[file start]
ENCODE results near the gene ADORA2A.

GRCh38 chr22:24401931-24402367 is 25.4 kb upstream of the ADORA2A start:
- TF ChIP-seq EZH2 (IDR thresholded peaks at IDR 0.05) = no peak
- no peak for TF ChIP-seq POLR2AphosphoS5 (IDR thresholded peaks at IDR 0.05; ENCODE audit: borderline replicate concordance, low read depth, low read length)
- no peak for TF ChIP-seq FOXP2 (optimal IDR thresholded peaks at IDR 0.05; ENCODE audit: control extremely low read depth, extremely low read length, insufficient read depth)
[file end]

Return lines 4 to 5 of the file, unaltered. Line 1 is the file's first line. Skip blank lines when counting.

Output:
- no peak for TF ChIP-seq POLR2AphosphoS5 (IDR thresholded peaks at IDR 0.05; ENCODE audit: borderline replicate concordance, low read depth, low read length)
- no peak for TF ChIP-seq FOXP2 (optimal IDR thresholded peaks at IDR 0.05; ENCODE audit: control extremely low read depth, extremely low read length, insufficient read depth)